Each month, our staff reads hundreds of media reports on the subject of school nutrition. We curate our favorites in a monthly blog post we call, “In the News.” Highlighting positive stories about the great things going on in school cafeterias helps us in many ways: providing inspiration, connecting school nutrition professionals from across the country, and promoting those programs and individuals who are taking the extra step to make their school nutrition program the very best it can be.
When we talk about increasing stakeholder engagement for school nutrition programs—be it breakfast-in-the-classroom, a school garden, or a wellness program like Fuel Up to Play 60—we talk about principals and teachers and custodians, but we’re also talking about the students. There is arguably no group of stakeholders more important than the students who eat breakfast and lunch at school!
Sometimes the trick to engaging students and increasing participation is as simple as rethinking your delivery method. At Bay Path Regional Technical High School, the number of students eating breakfast has more than doubled simply by adding a grab-and-go option to the traditional hot meal offered each morning. Once serving about 245 students per day, after grab-and-go Bay Path is now serving 525 breakfasts every morning.
Having an enthusiastic student spokesperson can also raise awareness and interest in nutrition and wellness programs. At Barre City Elementary Middle School, that student’s name is Parker Spaulding. The eighth grader loves sports and being active, and as a member of Students on the Move, Parker led the campaign to implement Fuel Up to Play 60 at his school. The combination of a motivated student leader with a motivational program like Fuel Up to Play 60 is unbeatable.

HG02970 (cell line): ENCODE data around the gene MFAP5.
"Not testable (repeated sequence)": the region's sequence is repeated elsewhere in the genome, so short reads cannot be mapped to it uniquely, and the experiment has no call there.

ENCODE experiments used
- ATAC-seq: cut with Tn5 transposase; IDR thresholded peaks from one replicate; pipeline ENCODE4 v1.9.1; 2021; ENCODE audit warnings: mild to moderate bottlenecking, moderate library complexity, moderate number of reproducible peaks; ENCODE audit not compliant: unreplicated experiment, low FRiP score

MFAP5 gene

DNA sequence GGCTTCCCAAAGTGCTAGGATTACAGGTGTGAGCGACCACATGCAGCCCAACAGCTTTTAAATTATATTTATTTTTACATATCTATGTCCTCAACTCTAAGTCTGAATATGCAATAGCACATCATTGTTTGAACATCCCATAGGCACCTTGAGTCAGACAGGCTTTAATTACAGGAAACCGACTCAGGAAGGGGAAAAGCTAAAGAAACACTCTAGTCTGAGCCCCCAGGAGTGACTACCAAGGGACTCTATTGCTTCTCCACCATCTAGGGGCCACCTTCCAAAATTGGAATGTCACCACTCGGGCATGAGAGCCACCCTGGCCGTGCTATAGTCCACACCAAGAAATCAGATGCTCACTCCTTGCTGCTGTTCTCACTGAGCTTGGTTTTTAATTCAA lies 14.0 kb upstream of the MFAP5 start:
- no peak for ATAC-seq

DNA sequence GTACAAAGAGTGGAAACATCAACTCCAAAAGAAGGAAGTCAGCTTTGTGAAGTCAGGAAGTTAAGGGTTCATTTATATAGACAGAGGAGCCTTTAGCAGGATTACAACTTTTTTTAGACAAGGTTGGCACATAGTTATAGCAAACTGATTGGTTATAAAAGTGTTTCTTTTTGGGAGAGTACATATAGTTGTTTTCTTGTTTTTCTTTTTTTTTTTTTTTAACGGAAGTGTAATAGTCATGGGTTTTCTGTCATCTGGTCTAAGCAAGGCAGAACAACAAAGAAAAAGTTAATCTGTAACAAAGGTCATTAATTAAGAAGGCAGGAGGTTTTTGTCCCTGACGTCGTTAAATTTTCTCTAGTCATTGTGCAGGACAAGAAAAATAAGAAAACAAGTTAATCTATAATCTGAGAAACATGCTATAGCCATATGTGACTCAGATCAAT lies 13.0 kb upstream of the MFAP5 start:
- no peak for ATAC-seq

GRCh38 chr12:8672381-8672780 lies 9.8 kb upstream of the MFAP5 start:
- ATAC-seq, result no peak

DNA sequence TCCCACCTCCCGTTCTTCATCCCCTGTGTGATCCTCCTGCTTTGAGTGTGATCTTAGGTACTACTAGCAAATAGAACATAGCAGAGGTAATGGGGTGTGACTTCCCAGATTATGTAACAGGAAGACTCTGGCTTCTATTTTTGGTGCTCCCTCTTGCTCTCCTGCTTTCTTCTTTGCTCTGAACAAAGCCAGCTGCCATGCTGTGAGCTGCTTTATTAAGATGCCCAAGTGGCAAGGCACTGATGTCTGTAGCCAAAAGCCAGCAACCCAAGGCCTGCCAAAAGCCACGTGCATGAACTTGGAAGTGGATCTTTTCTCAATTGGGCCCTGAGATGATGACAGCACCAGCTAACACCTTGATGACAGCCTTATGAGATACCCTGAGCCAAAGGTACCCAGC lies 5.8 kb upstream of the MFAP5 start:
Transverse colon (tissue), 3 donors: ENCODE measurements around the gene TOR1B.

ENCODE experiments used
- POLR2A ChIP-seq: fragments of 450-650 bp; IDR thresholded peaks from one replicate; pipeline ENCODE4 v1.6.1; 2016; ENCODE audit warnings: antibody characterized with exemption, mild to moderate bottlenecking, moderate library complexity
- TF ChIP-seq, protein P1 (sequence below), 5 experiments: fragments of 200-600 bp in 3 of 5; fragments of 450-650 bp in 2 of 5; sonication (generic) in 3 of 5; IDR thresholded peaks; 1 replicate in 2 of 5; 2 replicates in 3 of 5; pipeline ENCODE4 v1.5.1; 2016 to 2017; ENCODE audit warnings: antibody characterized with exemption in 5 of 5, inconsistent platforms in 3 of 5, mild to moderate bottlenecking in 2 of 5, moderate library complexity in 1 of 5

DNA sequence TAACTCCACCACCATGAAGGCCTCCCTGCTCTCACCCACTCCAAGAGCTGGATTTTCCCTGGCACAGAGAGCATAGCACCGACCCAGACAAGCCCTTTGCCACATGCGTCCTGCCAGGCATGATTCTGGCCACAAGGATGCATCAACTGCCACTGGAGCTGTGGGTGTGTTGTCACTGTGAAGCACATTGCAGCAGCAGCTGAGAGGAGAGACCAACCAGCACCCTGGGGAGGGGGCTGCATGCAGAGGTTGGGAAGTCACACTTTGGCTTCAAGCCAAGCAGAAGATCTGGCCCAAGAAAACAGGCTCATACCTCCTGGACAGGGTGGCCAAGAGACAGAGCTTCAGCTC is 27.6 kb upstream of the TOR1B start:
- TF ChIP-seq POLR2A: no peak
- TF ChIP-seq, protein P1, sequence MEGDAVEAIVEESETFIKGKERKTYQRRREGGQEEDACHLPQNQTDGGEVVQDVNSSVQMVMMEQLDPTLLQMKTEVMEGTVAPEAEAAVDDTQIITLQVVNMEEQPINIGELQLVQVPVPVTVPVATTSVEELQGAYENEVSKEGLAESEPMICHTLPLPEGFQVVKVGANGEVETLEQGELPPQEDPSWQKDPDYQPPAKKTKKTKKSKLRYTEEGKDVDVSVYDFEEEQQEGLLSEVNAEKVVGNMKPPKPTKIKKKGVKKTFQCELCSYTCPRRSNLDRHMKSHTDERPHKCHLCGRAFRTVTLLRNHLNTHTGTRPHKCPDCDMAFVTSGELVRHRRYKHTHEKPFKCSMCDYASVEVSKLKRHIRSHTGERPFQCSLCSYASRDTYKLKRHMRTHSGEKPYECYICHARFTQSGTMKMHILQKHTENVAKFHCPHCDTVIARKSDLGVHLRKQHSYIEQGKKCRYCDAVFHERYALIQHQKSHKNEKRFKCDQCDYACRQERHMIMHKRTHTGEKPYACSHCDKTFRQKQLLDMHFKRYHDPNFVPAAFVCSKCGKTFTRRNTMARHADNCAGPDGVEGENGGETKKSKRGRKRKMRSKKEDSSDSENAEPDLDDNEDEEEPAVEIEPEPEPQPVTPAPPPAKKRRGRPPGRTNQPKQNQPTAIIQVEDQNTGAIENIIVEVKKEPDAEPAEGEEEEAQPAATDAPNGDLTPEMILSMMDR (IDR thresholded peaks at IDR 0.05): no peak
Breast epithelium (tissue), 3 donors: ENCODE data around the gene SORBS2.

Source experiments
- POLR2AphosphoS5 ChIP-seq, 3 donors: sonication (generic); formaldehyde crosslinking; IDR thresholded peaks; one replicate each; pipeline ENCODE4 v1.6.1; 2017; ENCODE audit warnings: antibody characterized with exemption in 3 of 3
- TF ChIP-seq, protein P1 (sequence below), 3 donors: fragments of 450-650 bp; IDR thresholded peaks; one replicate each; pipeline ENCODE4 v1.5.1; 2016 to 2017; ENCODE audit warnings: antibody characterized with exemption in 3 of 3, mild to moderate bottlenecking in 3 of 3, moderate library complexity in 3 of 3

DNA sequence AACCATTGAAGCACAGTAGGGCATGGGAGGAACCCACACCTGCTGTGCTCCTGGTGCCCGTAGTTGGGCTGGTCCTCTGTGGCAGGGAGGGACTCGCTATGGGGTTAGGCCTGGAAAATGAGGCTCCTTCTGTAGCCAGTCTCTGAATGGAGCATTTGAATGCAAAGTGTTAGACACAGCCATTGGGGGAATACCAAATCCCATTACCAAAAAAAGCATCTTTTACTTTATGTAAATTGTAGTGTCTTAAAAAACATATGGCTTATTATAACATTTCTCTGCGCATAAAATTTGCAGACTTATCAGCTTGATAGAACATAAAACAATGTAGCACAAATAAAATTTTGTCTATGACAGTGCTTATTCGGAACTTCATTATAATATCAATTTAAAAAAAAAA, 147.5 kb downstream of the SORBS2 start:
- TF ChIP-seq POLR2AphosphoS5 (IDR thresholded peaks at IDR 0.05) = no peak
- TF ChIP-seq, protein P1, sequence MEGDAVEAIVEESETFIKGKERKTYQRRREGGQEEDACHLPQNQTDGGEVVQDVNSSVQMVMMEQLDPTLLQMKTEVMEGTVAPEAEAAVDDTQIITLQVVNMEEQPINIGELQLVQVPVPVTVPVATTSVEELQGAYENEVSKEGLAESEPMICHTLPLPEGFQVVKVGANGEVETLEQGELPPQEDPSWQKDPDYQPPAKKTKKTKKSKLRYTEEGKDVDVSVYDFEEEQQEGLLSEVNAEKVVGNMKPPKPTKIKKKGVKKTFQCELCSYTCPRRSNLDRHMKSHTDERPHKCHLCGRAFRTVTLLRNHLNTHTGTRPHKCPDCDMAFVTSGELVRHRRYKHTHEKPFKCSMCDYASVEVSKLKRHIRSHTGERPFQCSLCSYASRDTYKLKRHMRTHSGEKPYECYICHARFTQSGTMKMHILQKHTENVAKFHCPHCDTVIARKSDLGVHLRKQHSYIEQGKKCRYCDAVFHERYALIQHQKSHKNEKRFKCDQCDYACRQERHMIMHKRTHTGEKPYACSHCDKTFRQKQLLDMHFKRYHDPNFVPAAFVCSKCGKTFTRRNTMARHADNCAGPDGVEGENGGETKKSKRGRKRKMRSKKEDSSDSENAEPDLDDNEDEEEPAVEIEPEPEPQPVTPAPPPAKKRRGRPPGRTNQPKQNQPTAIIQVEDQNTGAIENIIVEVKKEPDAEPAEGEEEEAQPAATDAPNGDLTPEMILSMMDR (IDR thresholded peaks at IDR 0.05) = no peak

Learn more about student ownership and engagement! Watch this short video from Michigan Team Nutrition for more ideas on how to engage students in the lunchroom.
Farm to School
Increasing access to local foods in schools is the goal, and USDA is spending more than $5 million to achieve it. Last December, Agriculture Secretary Tom Vilsack announced grants for 82 projects spanning 52 states and the U.S. Virgin Islands in support of USDA’s efforts to connect school cafeterias with local farmers and ranchers through its Farm-to-School program. The grants will help schools respond to the growing demand for locally-sourced foods and increased market opportunities for producers and food businesses; they will also be used to support agriculture and nutrition education efforts such as school gardens, field trips to local farms, and cooking classes.
Breakfast-in-the-Classroom in 2015
As our regular readers know, Partners for Breakfast in the Classroom is moving toward a new, state-level model in order to bring BIC to high-need districts in several states. We hope you’ll stay tuned to Beyond Breakfast in 2015 to learn more about the exciting changes, as well as updates from our statewide breakfast summits and our participating schools. Make sure you like the School Nutrition Foundation on Facebook, and follow us on Twitter, for all of the latest updates on school breakfast from around the country!